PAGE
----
Now that we’ve talked about the ways that these depictions can become harmful, let’s go over some ways to show a character struggling with their new disability without sending harmful messages. One useful technique is to focus on the character’s treatment and progress with learning to use new tools. This is a way to highlight their struggles while showing the audience what they are able to do. Another important technique is to make sure the character still has a full life and stays involved in the main plot. Maybe there is some research they can do while recovering. In addition, it also helps to have more experienced disabled characters and an understanding of ableism present in the story.

In regards to quests, it is not possible for a character to successfully go on a quest to cure their disability without sending multiple negative messages, including the message that disability is a problem that needs to be “cured.” The entire quest is literally treating the disability as a problem that they are fixing. However there are ways to incorporate a character’s struggles with disability into a quest without sending this negative message.

Use a Subversive Ending: Probably the most common way to do this is to have the character start on a quest to cure their disability, but they learn a lesson about self-acceptance along the way. Either the character changes their mind and doesn’t go through with the magical cure, or the character changes their goal to be something more altruistic. For example, if the character gains a magic item that will grant them one wish, they can decide to use that wish to make the world a better place. However keep in mind that subverting a harmful pattern in this way is tricky to pull off. I’ve discussed it in more detail in How Can I Respectfully Subvert the Magical Cure Trope?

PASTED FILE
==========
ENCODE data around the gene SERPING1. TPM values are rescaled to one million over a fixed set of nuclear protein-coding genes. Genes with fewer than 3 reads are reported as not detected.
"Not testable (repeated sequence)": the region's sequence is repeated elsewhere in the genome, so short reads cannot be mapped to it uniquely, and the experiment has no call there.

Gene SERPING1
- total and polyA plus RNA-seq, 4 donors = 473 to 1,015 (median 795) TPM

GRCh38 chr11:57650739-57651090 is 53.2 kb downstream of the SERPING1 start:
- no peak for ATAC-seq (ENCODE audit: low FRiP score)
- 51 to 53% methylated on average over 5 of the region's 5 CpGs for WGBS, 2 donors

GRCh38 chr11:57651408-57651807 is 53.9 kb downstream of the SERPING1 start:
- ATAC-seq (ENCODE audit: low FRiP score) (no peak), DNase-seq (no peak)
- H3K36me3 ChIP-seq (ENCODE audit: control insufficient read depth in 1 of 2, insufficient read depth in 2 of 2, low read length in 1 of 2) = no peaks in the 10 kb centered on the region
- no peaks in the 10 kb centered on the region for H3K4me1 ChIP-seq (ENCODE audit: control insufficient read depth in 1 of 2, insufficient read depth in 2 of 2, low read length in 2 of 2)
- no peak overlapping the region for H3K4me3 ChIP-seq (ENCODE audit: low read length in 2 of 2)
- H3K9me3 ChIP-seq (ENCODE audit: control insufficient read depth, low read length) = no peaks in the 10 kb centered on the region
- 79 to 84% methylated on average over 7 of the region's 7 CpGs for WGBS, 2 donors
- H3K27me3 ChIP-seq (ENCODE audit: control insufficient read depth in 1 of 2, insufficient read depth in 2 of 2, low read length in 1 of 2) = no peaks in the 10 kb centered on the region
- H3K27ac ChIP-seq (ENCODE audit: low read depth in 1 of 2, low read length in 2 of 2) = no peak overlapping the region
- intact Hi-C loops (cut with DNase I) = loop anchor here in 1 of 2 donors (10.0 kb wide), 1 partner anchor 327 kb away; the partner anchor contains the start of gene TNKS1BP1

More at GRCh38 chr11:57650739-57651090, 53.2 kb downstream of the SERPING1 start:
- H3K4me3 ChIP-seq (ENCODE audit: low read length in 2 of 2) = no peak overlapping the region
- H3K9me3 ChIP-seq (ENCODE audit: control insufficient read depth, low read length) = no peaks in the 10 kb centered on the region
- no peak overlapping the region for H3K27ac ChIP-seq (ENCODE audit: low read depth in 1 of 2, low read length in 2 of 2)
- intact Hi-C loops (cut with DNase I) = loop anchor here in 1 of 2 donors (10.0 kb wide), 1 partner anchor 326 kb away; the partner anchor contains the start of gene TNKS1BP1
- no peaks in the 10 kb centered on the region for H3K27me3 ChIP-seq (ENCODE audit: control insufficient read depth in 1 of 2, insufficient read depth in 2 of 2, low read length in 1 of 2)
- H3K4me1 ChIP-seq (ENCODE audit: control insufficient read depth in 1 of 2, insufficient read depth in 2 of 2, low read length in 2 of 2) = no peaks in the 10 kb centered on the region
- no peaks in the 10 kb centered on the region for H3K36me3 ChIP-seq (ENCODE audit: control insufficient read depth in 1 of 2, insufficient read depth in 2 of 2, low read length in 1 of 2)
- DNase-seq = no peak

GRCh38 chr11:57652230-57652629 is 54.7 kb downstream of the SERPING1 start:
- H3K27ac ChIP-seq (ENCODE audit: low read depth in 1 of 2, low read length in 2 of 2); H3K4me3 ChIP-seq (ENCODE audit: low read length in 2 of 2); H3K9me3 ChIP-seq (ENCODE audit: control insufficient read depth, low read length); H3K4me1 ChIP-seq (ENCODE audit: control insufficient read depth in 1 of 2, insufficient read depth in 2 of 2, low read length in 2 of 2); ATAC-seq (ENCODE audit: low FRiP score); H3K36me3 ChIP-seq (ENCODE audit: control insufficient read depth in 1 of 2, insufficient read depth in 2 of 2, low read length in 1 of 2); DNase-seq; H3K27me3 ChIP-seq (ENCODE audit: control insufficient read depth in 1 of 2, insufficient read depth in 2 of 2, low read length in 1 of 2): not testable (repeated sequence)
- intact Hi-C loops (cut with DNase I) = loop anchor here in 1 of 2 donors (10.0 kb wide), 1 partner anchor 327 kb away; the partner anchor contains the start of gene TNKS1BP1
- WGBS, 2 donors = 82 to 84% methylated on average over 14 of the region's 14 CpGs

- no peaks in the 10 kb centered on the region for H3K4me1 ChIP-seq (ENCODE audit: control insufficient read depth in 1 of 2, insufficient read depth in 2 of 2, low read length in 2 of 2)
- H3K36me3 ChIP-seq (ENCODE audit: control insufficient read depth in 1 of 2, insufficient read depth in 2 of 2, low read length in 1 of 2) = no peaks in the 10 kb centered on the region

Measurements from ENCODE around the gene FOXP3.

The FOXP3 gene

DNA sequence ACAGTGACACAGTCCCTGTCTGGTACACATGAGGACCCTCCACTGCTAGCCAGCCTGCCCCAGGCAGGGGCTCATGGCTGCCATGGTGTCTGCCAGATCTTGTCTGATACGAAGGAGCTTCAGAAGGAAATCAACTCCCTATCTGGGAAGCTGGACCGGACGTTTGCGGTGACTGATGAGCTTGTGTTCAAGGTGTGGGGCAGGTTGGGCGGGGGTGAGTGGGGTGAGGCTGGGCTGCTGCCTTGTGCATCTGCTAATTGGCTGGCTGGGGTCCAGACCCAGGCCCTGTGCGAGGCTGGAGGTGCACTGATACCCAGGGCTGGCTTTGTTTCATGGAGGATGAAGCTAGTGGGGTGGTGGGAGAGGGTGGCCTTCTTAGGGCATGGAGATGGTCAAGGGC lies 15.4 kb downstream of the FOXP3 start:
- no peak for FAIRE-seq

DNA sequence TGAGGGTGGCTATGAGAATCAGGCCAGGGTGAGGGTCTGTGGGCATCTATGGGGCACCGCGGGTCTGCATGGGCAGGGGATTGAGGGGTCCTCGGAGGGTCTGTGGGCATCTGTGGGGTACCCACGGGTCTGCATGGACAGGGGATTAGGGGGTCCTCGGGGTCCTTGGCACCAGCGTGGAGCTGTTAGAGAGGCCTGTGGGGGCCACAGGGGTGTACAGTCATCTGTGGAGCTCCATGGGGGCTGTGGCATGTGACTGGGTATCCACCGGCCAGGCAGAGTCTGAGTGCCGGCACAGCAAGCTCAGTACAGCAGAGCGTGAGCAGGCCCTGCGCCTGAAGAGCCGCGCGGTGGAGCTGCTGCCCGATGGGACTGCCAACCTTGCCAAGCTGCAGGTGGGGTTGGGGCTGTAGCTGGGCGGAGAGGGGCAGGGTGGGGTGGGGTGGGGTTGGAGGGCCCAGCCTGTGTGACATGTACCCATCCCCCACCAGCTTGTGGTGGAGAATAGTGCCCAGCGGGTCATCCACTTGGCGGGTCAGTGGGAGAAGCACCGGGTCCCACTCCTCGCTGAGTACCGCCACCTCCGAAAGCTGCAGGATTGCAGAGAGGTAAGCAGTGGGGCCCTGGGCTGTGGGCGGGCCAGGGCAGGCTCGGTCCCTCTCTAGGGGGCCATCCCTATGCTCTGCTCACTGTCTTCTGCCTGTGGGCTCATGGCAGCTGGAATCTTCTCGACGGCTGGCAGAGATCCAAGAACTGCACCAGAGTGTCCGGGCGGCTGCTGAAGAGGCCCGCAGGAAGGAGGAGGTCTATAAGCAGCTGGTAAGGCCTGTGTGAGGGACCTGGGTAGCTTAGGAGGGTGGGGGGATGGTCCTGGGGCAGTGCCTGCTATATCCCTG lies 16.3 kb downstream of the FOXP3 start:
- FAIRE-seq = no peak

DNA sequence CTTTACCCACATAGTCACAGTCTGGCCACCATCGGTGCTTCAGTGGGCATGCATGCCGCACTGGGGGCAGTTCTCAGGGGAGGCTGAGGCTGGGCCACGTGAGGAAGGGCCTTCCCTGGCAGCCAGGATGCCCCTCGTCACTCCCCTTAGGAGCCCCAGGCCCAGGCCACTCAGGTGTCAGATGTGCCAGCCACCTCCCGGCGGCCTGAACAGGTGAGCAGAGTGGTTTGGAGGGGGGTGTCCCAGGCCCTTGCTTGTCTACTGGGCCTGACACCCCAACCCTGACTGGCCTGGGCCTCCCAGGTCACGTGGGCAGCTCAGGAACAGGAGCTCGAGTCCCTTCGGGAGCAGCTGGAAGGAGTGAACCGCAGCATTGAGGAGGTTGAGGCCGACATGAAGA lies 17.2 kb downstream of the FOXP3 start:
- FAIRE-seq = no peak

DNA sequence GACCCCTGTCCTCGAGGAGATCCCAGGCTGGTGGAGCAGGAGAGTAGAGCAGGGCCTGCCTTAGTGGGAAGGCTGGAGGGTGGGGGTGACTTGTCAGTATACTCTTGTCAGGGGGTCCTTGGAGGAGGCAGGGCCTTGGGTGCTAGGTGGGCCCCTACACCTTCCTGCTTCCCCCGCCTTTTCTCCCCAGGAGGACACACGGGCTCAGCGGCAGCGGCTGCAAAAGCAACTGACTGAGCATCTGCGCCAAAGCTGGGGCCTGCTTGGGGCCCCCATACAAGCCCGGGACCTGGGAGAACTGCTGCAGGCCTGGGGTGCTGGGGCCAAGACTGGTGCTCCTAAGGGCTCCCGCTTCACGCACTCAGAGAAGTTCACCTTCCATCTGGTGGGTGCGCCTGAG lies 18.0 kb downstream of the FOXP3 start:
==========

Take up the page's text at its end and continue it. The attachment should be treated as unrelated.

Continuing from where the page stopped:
Quest for New Tools and Skills: Behind a character’s quest to cure their disability is usually an activity or goal that the character feels unable to pursue while disabled. Instead of having the character pursue a cure, have them pursue their actual goal. Here the character’s quest is to get the tools and skills needed to accomplish their goal as a disabled person. For example, if your character is a painter who went blind, they could go on a quest to find a new way of doing art. In doing this, they could learn a new artistic medium, such as ceramics, or find a way to continue to paint that works for them. (I highly recommend googling blind painters.)

Focus on the Main Plot: In this option, the character focuses on continuing the quest that they were on before they became disabled. Becoming disabled is a serious change in their life and, as a result, the way that they go about working on their quest will also change, but their quest is still their main focus.

Fight Ableism: The character takes on a quest that involves fighting ableism. This could start with the character learning about ableism. When they encounter a barrier that matters a lot to them, they choose to fight it. For example, their continued participation in a group could be threatened by group members that believe ableist stereotypes. In doing this, it is important for there to be some recognition that the character is building on a long tradition of disabled activism.

I hope that this answer helps with your storytelling project. Happy writing!

— Fay from Writing Alchemy